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Cleaning off a desk full of notes

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Posted: Tuesday, March 6, 2018 3:00 pm

Occasionally, I clean off my desk. It has to be done at some point but at the same time, everything still “there” means something – even three months later. 

When I jotted the note down on whatever was blank, it seemed important. The note might become a story. Or a column. These notes, however, didn’t make the cut for some reason.

Here’s one. It’s written on the back of a Shell Gas Card receipt: “pedestrian button.”

This refers to my habit of walking to Local Goods for coffee and having to confront the pedestrian button at the intersection. I don’t need to name the streets. If you don’t know this button, you either don’t walk downtown Elgin or you are an out-state-subscriber. 

It’s easy to understand people by the way they react to the button. There’s people, like me, who still believe the button stops everything else and allows us to proceed. 

A second group is comprised of people who don’t push the button at all. Instead, they time the traffic and score high on food service trucks. 

There’s a third group. They wait. It makes me wonder if they know something I don’t? Are the rest of us breaking the law? There has to be a reason they wait for that long. One man I see most mornings will wait the duration. If the government banned cars, he would still wait. The only motivation I can see for his patience is that he is on Pedestrian Button Probation. 

There’s no button on either side of the railroad tracks between Depot and Central. They use something bigger and louder. It’s highly effective. If something like a railroad crossing was across the street from Local Goods, I’d probably respect it. The irony is, when a train crosses Main, by the museum and the Chamber, it stops all traffic. Nothing moves. 

Last Thursday, I crossed the street between a bus and a Kenworth and thought nothing of it.

I’m saving this note, though, because I’d still like to know who sets the timing on the pedestrian button and who sends the trains.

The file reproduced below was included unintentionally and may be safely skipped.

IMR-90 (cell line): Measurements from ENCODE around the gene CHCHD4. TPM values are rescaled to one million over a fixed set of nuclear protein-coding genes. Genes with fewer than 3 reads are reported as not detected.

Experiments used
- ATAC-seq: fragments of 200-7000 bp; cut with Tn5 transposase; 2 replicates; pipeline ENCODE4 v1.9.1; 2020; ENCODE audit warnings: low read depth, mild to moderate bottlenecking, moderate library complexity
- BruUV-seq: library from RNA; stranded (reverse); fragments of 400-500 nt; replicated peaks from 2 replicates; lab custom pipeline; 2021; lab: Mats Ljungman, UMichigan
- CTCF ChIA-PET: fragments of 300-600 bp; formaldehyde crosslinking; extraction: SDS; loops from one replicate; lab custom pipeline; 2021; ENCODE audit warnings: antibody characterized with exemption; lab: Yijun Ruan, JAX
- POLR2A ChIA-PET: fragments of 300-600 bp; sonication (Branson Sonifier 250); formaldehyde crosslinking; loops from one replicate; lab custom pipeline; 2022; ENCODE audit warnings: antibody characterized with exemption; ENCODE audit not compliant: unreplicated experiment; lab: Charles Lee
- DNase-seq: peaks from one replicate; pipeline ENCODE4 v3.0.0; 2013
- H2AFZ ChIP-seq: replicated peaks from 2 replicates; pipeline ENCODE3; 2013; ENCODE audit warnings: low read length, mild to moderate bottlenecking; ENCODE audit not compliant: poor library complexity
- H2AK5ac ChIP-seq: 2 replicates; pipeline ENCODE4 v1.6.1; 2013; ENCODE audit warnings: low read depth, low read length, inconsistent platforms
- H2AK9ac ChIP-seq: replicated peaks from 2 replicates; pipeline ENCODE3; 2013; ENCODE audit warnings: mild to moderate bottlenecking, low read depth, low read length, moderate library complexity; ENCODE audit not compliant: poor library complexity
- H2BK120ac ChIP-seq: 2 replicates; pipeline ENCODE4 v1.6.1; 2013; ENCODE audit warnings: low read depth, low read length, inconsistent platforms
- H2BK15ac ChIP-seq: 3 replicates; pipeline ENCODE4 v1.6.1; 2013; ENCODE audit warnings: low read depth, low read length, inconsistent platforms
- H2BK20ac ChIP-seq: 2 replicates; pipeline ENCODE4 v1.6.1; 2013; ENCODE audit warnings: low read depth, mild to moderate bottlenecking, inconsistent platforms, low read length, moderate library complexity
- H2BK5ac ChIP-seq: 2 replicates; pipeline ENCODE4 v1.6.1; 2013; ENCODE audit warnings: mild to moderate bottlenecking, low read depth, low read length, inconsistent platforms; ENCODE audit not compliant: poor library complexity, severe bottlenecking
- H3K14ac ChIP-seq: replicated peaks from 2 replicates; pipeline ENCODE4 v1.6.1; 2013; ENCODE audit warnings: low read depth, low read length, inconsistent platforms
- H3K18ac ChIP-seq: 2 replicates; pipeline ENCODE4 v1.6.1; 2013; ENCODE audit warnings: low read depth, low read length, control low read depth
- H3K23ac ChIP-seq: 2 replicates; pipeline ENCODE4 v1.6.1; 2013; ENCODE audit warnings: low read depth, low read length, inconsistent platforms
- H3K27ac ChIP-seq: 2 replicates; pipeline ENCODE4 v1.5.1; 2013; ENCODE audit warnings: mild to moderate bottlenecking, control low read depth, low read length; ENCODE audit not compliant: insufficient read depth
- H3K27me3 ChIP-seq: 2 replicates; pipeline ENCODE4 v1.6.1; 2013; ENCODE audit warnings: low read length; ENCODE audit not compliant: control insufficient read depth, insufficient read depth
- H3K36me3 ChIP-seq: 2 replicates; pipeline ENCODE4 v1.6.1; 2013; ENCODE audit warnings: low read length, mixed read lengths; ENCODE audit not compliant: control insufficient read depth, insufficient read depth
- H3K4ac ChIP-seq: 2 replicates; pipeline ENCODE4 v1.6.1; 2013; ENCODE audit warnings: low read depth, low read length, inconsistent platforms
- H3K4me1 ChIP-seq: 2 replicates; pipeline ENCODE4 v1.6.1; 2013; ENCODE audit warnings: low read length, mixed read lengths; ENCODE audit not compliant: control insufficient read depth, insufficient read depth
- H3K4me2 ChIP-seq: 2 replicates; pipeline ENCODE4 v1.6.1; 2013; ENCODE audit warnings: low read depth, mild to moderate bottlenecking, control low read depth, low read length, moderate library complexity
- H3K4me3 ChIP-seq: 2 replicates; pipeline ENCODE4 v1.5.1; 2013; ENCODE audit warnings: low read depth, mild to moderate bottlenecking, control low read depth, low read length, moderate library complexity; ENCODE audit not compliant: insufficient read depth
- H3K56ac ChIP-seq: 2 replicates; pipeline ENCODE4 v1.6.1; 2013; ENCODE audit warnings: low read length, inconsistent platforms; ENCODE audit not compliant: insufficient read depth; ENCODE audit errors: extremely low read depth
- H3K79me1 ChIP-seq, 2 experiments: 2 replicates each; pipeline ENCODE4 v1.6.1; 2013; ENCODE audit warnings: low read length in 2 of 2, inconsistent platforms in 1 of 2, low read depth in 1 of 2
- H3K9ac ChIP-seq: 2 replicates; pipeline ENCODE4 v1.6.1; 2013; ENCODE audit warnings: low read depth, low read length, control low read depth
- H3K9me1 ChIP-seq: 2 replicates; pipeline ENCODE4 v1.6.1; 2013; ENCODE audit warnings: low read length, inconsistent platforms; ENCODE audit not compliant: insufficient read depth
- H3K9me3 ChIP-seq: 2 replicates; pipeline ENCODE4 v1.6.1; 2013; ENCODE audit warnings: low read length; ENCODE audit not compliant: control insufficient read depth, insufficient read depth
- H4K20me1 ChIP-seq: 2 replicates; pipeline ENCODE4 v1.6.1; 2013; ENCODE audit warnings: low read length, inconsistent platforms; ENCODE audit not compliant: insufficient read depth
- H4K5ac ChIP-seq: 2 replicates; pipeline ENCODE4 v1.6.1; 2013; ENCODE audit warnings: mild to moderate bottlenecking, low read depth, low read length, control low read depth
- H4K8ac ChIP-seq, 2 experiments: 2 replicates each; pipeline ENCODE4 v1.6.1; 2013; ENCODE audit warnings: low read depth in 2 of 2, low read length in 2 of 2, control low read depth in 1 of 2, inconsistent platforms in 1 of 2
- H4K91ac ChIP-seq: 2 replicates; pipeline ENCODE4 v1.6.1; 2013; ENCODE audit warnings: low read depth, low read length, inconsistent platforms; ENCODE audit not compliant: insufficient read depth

The second note I noticed was on the inside of a matchbook. It read, “Elgin IL.”  There is a reason this note exists. Everyone at the newspaper has taken a call from someone who lives, or once lived, in Elgin, IL. 

Usually, at least on the calls I take, it’s one of two things. The person either wants information about submitting an obituary or they want to place a classified ad. It always ends the same way. We immediately recognize the accent, of course, and ask the caller if they intended upon calling Texas. We explain there’s two Elgins. They are pronounced differently because it distinguishes the two without having to think of a new town name. We are the hard “g.” 

I’ll save the note about Elgin because we spoke with so many people, we think of some of them as friends and know their weather. Don’t let this get outside of Texas, but people speak funny in Elgin, IL. 

I also have notes on cottonseed oil, “buildings Hurricane Harvey blew up” – “Morris” is written on the back of a business card from The Owl and all I can remember is he doesn’t work there. 

I can’t, though, throw away these notes. It’s not a great system and I suspect somebody will suggest I file everything. 

My problem with filing, however, is it’s tougher than one thinks. 

For instance, where would you put Morris?

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